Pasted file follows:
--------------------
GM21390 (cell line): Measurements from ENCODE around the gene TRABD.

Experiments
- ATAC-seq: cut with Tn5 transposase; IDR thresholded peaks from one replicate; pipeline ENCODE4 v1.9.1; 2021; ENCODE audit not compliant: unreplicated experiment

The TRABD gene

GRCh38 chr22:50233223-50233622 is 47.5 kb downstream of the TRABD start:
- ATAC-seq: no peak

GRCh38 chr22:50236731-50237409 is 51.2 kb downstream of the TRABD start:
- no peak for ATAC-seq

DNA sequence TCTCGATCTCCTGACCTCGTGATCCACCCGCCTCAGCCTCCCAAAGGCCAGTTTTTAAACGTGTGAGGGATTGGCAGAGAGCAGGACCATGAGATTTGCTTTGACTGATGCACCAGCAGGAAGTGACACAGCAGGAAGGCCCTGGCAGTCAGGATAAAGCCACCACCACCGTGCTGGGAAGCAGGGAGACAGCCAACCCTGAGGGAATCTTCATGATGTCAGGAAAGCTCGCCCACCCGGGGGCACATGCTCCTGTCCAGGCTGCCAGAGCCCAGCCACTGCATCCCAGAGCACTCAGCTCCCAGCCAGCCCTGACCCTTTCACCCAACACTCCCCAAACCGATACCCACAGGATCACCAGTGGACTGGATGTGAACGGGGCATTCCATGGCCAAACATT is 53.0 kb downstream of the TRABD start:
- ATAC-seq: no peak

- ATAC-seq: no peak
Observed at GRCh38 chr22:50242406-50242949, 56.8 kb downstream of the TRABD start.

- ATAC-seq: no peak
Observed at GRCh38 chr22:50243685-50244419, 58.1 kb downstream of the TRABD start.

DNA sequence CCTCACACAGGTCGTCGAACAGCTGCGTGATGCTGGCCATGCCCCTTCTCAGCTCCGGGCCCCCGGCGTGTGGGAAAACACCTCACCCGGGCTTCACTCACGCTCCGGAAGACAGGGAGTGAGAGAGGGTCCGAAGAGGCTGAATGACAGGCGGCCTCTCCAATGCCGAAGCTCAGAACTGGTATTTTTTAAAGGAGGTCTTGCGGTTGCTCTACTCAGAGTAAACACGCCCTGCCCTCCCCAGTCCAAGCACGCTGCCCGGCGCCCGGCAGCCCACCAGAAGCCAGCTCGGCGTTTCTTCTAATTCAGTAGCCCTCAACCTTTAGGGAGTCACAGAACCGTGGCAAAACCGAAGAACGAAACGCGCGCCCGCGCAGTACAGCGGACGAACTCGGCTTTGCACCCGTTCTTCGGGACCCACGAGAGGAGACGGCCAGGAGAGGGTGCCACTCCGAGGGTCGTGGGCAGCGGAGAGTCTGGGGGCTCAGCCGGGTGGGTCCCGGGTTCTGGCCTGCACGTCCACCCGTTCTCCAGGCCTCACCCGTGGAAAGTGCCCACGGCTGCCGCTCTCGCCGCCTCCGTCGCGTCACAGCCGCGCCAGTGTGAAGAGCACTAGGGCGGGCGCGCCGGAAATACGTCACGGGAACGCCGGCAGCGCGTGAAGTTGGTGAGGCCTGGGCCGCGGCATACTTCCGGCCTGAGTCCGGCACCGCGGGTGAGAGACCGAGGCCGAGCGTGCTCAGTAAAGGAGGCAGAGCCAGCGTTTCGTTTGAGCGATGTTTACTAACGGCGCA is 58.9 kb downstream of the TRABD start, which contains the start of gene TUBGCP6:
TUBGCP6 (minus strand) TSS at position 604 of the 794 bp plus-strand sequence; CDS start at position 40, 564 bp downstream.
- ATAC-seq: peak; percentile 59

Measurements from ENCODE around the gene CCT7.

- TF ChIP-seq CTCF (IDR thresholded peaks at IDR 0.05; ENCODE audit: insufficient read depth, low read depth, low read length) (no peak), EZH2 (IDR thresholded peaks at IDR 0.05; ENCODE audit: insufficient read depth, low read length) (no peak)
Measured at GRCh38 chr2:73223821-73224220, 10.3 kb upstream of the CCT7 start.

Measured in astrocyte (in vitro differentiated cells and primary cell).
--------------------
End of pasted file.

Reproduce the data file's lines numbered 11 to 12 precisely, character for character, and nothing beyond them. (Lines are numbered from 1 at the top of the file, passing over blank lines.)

- ATAC-seq: no peak
Observed at GRCh38 chr22:50242406-50242949, 56.8 kb downstream of the TRABD start.